Expanding our Ideas of Meditation

When we think of meditation, we might picture someone sitting cross-legged with eyes closed and hands on the knees with the thumb and forefinger touching. But the definition of meditation is much broader, as Amma has said:

“Meditating doesn’t just mean siting in a lotus posture with your eyes closed. Meditation also means to selflessly serve people who are suffering, to console those who are in distress, to smile at someone and to say a few loving words.”

Many well-known Eastern spiritual teachers refer to other practices, such as pranayama (breath work) or walking in nature, as forms of meditation. How can that be? The answer comes from looking at our goals for meditation. Meditation is intended to quiet the mind and bring us to a relaxed and peaceful state in which we experience the joy of simply being, rather than doing. Amma says the purpose of meditation is to “become love, to experience that Oneness.”

When you have the experience of being in a peaceful and contented state, where errant thoughts have disappeared and time has been forgotten, you have been in a meditative state. This often happens when we are in nature, such as sitting by the ocean, walking in a forest, or gazing at a serene lake. The result is the same—we forget life outside of that moment and experience a connection or oneness with everything and come away feeling refreshed and renewed.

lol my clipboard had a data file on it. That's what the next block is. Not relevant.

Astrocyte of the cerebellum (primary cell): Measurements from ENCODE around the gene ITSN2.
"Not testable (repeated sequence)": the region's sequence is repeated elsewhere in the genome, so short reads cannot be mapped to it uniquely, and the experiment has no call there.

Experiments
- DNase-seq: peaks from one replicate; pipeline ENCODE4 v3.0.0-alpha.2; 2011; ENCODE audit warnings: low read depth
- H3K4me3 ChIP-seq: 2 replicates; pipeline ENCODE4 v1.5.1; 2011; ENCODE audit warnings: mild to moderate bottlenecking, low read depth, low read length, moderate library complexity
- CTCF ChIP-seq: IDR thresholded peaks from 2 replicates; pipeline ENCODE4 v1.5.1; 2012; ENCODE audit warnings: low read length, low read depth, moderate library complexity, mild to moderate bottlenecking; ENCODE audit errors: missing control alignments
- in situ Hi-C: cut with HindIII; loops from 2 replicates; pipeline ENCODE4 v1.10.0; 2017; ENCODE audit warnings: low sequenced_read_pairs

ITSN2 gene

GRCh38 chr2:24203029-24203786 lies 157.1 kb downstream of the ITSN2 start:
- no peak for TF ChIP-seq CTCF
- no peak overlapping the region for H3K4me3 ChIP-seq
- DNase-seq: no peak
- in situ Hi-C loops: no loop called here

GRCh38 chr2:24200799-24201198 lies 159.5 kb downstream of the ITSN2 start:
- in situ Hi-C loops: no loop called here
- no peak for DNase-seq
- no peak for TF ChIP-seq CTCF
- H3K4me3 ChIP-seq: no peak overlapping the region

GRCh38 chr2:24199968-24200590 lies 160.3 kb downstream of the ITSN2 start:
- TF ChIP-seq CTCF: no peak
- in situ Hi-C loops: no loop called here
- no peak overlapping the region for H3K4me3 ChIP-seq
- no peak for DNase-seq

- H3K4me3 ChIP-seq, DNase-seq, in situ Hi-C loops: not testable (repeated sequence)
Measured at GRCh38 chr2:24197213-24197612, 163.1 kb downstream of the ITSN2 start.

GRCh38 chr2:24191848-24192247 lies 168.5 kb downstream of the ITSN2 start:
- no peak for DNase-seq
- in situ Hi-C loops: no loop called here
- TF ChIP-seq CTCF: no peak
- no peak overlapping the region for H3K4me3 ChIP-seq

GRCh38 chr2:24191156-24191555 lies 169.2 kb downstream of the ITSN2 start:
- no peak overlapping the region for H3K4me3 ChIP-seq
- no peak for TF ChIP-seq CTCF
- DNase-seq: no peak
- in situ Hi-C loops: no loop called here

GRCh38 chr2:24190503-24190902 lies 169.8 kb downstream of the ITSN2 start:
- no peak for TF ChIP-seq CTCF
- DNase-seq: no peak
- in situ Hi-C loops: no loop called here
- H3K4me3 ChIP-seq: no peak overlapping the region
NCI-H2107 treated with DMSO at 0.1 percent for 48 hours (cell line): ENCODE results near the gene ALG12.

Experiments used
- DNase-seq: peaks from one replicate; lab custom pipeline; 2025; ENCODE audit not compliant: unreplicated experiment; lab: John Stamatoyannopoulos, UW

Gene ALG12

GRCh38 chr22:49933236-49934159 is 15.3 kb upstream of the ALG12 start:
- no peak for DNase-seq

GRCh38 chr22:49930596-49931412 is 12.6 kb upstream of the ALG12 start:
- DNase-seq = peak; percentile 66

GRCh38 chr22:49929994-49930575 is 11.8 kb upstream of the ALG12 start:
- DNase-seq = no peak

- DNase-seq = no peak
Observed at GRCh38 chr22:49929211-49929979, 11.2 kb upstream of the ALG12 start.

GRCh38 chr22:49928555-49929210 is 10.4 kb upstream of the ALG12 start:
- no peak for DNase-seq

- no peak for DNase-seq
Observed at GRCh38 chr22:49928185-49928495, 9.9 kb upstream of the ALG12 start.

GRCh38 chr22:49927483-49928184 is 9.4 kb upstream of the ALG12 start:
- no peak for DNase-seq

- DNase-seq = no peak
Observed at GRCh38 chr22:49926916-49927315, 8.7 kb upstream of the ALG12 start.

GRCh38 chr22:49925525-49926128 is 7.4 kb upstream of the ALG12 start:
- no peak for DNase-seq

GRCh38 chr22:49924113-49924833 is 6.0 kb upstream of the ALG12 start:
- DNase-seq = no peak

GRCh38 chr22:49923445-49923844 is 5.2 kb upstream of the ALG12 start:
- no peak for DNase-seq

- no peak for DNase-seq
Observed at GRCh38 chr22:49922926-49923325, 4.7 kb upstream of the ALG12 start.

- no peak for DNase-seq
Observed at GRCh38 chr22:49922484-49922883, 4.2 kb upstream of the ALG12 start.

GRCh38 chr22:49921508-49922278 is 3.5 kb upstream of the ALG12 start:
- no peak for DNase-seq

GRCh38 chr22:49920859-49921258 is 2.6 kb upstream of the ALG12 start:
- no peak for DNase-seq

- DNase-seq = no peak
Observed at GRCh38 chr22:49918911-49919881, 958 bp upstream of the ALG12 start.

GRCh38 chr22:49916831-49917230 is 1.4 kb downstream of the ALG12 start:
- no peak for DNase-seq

According to Amma: “By changing the common misconception—that our problems are in the outer situations of life—we can remove our problems once and for all. Understand that the difficulties are within your own mind. Once you become aware of this, you can begin the process of removing your inner weaknesses. Meditation is the method that is used to achieve this. Only the inner silence, stillness and relaxation that we gain through meditation will help.”

Also, meditation benefits both our own self-improvement as well as that of others. Amma says: “Any spiritual practice you do benefits the entire world. The vibrations from your japa (repeating a mantra), chanting, and meditation, purify the atmosphere as well as your own mind. Without even being aware of it, you spread peace and quietude to those who come in contact with you.”

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